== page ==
September 30, 2017

using functoools to generate new functions from existing ones!

Lets start with a very basic example which demonstrates why we might need functools.partial in the first place, then we will look into a more concrete example.

we have a power function which is used to compute powers obviously ;)

def power(base, exponent):
    return base ** power

>>> power(2,3)
>>> power(3,3)

Now suppose we want to introduce some custome functions which make use of power function

def square(base):
    return power(base,2)

def cube(base):
    return power(base,3)

# and lots more similar function definations

In all the above cases we can see that the new function is generated by utillising the older funciton by just pre-determining one argument. in case of square() 2 is fixed while in case of cube() 3 is fixed.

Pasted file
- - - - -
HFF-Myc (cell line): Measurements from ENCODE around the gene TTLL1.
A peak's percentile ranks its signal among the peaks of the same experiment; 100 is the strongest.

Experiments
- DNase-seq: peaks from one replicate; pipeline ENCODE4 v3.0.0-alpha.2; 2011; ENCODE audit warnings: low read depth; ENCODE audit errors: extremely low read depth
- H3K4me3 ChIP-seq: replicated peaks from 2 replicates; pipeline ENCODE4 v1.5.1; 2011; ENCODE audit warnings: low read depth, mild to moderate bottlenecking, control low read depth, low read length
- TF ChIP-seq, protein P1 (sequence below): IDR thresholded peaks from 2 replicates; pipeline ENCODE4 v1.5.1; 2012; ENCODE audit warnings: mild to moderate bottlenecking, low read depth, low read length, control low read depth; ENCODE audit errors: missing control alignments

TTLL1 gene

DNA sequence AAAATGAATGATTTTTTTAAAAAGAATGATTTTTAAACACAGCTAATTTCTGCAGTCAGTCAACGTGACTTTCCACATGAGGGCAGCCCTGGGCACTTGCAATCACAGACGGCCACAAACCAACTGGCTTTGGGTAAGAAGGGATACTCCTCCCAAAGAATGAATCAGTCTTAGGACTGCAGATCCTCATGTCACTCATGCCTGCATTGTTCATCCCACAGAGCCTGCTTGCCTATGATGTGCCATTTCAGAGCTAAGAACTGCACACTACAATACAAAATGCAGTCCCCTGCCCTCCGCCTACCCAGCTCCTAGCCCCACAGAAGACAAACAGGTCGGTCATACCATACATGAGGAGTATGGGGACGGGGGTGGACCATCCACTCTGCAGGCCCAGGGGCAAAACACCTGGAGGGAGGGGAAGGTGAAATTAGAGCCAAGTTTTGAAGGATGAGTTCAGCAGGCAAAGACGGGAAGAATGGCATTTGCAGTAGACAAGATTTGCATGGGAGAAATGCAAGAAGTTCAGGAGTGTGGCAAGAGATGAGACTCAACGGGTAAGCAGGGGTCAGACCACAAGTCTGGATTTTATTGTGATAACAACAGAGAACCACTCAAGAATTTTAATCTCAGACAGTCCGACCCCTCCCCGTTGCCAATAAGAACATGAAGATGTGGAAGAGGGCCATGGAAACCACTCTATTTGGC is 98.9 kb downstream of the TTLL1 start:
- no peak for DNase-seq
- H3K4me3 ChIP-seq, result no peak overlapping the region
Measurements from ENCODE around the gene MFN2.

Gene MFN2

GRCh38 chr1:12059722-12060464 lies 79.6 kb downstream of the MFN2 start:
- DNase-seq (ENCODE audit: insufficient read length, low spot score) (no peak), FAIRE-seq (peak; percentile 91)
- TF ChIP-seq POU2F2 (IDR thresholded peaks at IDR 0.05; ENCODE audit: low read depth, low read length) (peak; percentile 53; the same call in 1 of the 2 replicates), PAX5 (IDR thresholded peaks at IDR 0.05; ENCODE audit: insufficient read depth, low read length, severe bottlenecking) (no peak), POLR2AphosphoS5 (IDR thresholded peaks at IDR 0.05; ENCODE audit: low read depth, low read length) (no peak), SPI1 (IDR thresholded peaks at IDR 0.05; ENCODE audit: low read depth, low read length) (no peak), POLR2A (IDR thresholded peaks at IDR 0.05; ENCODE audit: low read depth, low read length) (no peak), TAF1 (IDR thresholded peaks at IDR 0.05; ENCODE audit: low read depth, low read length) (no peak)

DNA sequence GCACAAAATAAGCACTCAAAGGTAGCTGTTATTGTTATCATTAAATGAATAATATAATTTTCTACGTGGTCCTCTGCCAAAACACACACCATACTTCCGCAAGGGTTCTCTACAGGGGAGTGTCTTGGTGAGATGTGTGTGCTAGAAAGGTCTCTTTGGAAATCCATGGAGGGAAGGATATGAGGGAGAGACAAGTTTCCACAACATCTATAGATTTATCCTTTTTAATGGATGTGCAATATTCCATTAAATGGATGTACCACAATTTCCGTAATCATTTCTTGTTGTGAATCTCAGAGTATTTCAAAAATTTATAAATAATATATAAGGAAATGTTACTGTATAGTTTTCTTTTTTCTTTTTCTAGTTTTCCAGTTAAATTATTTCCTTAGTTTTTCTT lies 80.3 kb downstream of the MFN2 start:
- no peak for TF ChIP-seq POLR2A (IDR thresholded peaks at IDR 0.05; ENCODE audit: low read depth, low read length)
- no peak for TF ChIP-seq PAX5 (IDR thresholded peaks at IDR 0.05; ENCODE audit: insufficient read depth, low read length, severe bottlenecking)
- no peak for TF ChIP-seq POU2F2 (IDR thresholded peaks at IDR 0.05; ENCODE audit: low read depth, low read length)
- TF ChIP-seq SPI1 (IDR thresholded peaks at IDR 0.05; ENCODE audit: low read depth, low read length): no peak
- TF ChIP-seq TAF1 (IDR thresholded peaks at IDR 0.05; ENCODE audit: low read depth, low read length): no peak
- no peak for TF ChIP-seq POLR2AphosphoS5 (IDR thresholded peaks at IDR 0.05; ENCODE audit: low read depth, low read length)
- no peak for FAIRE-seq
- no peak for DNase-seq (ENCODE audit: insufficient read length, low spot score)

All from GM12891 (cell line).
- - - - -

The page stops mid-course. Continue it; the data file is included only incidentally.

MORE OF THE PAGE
Can we can do something better to achieve the same functionality as above? Yes!

lets see how.

def power(base, exponent):
    return base ** power

square = functools.partial(power, exp=2)
cube = functools.partial(power,exp=3)

>>> print square(5)
>>> print cube(1)

using functools.partial we were able to create new functions from existing one! :)

another example refrence

def _send_email(to, subject, body):

email_admin      = partial(_send_email, to="")
email_general_it = partial(_send_email, to="")
email_marketing  = partial(_send_email, to="")
email_sales      = partial(_send_email, to="")


if thing_is_broken():
  # the 'to' field is already filled in! Hooray!
  email_admin(subject="It's brokened!", body='Fix it!')

if sales_people(): 
  email_sales(subject="sales stuff", body="business, business, business!")